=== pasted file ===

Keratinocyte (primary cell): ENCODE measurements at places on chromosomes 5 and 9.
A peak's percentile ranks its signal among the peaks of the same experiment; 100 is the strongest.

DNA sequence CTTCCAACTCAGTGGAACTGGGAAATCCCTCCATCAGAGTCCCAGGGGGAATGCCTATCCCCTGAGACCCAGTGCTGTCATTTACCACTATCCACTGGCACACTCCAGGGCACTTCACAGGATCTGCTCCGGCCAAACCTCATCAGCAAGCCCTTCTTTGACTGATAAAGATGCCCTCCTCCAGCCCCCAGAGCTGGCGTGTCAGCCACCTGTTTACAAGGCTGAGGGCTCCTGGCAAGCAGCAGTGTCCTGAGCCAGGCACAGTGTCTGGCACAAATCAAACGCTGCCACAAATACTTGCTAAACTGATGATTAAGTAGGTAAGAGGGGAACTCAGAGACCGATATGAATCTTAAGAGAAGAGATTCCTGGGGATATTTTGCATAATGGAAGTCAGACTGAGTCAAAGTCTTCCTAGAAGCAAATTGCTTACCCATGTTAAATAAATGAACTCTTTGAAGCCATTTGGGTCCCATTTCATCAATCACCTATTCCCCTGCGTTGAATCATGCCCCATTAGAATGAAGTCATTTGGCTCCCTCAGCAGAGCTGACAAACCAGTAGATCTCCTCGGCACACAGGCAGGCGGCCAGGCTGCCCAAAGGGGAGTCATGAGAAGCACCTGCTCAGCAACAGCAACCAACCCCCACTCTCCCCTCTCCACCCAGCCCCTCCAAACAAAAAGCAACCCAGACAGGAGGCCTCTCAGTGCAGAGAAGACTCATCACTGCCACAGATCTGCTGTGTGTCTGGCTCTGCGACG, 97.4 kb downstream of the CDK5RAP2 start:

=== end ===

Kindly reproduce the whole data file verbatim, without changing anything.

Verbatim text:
Keratinocyte (primary cell): ENCODE measurements at places on chromosomes 5 and 9.
A peak's percentile ranks its signal among the peaks of the same experiment; 100 is the strongest.

DNA sequence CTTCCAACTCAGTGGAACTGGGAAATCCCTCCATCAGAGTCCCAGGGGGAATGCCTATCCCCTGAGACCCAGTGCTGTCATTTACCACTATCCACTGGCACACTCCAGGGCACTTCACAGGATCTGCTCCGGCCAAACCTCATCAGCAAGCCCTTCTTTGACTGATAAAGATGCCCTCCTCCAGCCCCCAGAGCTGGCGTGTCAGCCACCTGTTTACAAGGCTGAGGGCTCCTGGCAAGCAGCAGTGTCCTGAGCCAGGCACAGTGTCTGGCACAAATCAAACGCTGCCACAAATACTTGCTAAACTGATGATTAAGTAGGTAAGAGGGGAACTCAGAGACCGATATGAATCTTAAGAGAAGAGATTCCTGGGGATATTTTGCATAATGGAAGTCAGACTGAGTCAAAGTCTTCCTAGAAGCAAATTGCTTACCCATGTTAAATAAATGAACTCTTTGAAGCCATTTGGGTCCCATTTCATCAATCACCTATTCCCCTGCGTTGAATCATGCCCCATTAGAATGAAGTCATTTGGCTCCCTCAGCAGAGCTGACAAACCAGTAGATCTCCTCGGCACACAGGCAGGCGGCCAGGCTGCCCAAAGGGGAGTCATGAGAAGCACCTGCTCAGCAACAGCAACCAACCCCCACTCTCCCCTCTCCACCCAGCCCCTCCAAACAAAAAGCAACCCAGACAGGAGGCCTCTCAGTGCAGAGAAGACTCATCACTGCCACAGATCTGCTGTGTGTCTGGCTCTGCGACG, 97.4 kb downstream of the CDK5RAP2 start: